Tesco is scrapping its Fuel Save scheme, which offers customers up to 20p off the price of a litre of petrol, after just 16 months.
While the website still proclaims 'Keep on saving up to 20p a litre with Clubcard Fuel Save', a new addition has appeared warning customers that the offer will end on August 31.
The scheme, which has already been extended by two months, gives Clubcard holders 2p off a litre of petrol for every £50 they spend in-store, up to a maximum of 20p. When it was launched in March last year, the company trumpeted it as being 'unlike other fuel promotions, which are generally short-term and involve a one-off minimum spend.'
Last summer, the then chief executive Philip Clarke said Fuel Save 'will be a key point of difference in building long-term customer loyalty.'
Now, though, Tesco plans to stop issuing vouchers at the end of next month, and customers will need to trade them in by September 30.
It says that, while the scheme has been popular, many customers would prefer to see savings on their shopping instead, and that it now plans to concentrate on cutting prices in-store.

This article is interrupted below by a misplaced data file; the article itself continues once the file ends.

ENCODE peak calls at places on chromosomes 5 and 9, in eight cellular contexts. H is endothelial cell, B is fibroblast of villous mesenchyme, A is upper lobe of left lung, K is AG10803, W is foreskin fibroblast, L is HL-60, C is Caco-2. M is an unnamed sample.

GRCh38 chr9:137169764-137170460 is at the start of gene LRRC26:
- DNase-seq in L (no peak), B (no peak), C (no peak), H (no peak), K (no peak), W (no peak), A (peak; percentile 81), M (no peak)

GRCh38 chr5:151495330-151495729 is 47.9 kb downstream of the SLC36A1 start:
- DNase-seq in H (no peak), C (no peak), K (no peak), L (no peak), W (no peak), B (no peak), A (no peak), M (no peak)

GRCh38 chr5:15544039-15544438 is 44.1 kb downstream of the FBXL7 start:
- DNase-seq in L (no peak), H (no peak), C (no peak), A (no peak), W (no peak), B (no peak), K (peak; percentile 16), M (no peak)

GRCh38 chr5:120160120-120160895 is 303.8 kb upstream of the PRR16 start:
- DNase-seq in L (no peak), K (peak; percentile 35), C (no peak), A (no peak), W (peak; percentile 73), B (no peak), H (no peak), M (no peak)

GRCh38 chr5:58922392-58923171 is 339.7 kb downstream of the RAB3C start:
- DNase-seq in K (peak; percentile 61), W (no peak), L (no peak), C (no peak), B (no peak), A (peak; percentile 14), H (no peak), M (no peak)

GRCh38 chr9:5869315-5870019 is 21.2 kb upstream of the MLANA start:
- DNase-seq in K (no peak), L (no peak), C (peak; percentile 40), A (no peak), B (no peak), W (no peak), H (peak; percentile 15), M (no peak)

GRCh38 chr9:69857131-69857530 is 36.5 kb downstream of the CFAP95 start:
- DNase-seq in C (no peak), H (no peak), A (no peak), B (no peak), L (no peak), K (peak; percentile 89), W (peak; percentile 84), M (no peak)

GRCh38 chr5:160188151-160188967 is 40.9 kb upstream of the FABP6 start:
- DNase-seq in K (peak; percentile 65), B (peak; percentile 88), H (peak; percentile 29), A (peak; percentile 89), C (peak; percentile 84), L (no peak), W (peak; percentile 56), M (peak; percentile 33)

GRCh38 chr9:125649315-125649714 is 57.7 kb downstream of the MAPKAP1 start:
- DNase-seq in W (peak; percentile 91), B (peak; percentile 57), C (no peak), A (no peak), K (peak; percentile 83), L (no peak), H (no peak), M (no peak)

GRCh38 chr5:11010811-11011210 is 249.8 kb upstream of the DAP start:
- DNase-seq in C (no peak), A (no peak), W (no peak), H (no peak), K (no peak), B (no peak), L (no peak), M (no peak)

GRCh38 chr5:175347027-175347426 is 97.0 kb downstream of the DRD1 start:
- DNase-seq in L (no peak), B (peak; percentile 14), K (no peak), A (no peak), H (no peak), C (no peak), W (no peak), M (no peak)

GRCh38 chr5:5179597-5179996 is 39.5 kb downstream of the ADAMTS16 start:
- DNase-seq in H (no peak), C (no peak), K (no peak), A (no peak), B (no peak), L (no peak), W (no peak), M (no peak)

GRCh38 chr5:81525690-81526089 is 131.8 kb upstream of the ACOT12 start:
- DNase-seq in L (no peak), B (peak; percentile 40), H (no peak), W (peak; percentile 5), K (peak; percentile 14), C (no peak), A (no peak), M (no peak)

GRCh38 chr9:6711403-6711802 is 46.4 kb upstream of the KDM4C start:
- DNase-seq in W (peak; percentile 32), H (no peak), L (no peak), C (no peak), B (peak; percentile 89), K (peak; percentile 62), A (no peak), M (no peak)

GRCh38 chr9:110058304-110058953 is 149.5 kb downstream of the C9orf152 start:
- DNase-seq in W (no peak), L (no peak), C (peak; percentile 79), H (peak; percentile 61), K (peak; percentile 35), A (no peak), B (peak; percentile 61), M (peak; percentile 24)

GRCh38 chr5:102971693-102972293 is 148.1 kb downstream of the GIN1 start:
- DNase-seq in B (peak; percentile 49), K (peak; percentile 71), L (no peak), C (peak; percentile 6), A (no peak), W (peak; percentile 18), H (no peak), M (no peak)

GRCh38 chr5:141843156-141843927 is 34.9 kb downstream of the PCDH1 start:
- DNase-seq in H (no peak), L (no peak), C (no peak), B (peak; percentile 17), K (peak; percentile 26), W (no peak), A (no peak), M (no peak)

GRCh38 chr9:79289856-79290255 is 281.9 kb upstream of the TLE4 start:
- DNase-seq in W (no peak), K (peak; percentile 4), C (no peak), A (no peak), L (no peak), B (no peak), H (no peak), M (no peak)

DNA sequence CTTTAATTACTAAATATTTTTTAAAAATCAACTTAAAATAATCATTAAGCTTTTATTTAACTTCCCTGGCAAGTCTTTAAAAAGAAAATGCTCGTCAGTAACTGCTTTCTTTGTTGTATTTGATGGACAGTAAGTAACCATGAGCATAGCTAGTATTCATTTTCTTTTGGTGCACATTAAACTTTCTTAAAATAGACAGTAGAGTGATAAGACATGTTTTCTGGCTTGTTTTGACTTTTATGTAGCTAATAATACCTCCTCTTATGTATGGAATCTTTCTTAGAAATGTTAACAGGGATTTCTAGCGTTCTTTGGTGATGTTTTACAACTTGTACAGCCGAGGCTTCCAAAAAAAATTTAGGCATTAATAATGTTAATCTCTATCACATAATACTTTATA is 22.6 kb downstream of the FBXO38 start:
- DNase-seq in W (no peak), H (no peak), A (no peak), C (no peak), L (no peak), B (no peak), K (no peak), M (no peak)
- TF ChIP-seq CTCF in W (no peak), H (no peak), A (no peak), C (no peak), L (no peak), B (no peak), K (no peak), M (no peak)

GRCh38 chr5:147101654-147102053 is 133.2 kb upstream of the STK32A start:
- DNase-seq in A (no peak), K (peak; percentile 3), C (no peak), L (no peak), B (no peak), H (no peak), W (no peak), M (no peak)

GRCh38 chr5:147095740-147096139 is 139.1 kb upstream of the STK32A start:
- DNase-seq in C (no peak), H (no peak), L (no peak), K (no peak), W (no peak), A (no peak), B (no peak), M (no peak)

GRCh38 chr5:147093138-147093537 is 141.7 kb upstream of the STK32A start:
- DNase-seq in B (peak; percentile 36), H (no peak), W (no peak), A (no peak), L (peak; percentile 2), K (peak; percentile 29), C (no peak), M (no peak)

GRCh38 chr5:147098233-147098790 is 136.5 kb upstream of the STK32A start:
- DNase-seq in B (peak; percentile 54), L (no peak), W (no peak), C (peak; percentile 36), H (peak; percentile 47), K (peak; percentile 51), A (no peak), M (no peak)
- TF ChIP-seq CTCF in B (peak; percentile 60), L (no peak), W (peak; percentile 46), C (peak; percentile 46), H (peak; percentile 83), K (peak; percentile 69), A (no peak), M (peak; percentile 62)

The current low fuel prices have also had their effect, making the scheme rather less of a draw.
"[Fuel Save] has proved very popular with shoppers, particularly when it was launched at a time of record fuel prices. It has also helped to break the pressures of demand surges on stores linked to the fuel couponing campaigns that were previously run regularly," says consultancy firm IGD.
"However, clearly Fuel Save carries significant running costs for Tesco and with fuel prices no longer such a major issue for shoppers, the retailer has decided to stop issuing Fuel Save points at the end of August."
Fuel costs are currently low - 117p per litre for petrol and 120p for diesel, according to the RAC. However, according to the International Energy Agency, worldwide demand is increasing. Prices are likely to carry on rising - meaning that Tesco customers may miss Fuel Save rather more in a few months' time.
Last month, Tesco chief executive Dave Lewis told investors he planned to simplify pricing, and ease off on the heavy promotional activity of last year.
Indeed, IGD says it believes the company may scrap the Clubcard altogether, on the grounds of cost-effectiveness: "With Sainsbury's having cut the Nectar points that its customers earn on everyday purchases at a time when Tesco needs to compete harder on price to reclaim market share from the discounters, Clubcard is likely to come under scrutiny," it says.